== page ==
1 Collaborate – Think Critically: Learn from researchers who have been in your shoes – use their examples and experiences to explore how their ‘lessons learned’ can improve your own research approach. Take it one step further with additional thought-provoking questions online.

11.1 Forming a peer group

At a research workshop for my students, Tim Rapley noted there was something missing from Simon Allistone’s transcript of a parent-teacher interview. When Simon replayed the recording, we heard the sound of papers being banged on a table. Simon realised that this sound reflected a strategy the teacher was using to convince a parent that her child’s poor grades were from the report of her subject teacher not her own view of the child. Simon eventually got a whole new chapter from this observation.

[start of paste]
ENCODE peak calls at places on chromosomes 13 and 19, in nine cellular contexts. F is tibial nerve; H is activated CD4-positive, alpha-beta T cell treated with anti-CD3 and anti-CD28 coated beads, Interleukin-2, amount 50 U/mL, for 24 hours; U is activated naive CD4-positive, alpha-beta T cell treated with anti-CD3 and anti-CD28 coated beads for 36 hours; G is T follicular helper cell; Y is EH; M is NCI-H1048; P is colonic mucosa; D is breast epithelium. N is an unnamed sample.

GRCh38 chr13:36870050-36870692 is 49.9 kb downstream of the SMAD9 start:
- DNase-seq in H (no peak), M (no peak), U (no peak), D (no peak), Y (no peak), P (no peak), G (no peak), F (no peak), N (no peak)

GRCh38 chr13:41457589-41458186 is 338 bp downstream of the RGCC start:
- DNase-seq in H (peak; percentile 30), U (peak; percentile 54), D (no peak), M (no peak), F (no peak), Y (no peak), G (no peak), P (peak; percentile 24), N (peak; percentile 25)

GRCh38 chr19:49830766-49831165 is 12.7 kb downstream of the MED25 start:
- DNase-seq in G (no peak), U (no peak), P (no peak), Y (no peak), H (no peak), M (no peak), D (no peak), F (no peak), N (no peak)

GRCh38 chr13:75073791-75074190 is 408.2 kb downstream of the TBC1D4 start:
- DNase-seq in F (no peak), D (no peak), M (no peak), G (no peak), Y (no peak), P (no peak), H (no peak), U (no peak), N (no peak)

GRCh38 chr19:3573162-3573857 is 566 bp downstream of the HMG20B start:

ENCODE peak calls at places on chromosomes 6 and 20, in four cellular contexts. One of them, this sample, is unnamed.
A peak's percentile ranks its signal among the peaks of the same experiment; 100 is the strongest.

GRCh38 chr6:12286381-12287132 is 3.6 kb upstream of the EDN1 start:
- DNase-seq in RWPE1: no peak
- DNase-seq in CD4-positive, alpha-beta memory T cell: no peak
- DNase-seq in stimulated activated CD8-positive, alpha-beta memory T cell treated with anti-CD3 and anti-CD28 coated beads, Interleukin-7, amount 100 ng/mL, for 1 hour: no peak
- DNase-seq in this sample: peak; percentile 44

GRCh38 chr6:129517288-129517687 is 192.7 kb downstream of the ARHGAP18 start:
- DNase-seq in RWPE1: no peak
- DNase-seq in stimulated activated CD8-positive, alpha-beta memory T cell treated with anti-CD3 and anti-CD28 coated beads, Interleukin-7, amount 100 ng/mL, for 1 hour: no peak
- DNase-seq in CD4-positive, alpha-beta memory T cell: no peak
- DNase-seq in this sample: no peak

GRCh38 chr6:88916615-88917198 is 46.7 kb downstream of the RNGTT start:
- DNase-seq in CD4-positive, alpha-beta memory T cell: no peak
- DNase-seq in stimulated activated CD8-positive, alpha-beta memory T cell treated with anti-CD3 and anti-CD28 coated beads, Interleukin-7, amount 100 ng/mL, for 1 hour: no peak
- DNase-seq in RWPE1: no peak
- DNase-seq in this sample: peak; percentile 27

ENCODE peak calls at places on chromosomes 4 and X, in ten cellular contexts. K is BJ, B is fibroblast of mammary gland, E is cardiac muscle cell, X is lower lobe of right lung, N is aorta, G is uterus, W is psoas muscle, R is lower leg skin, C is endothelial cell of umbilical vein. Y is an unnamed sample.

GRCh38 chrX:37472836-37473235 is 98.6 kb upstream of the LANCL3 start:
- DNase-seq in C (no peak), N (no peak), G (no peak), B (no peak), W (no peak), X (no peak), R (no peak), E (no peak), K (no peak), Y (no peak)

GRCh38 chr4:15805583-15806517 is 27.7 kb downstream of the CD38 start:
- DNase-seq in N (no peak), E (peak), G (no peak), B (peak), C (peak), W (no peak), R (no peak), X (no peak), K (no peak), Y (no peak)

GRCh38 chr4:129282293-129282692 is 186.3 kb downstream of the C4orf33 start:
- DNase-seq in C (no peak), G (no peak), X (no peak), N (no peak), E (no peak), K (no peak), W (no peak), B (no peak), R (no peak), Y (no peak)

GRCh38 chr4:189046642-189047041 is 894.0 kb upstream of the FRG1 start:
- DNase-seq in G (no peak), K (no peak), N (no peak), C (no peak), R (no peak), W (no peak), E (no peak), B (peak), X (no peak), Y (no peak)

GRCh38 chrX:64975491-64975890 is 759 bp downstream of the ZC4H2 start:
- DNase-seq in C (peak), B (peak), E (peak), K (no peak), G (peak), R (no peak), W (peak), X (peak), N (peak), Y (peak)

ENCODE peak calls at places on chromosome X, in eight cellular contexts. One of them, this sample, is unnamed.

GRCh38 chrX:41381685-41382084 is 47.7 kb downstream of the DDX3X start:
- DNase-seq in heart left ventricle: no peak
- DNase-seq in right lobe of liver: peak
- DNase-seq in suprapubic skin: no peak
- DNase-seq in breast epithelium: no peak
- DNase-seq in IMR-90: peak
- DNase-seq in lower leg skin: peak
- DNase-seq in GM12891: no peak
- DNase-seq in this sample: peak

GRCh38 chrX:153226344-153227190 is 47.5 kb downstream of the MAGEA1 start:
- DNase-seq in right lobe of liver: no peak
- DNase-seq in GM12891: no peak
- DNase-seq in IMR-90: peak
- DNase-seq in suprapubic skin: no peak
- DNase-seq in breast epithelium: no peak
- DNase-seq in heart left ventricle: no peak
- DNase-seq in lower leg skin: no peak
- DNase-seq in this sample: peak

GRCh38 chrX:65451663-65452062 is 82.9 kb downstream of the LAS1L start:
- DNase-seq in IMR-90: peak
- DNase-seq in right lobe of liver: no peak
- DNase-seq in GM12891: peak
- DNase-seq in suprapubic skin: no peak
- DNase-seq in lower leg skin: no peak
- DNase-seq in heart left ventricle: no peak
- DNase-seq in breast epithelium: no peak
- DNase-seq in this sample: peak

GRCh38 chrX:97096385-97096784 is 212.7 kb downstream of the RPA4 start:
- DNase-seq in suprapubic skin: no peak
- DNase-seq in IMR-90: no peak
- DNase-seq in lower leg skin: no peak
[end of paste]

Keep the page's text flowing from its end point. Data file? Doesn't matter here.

Getting feedback from our peers – classmates or friends – can be extremely useful. You might want to form a writing partnership or group, and to sustain a successful relationship it's useful to know how to give practical, helpful and kind feedback. Try listening to each other’s recorded data to correct transcripts and to discuss new interpretations.

What observations did your fellow students have? Did anything surprise you?

Did you catch any additional sounds auditory information listening with others?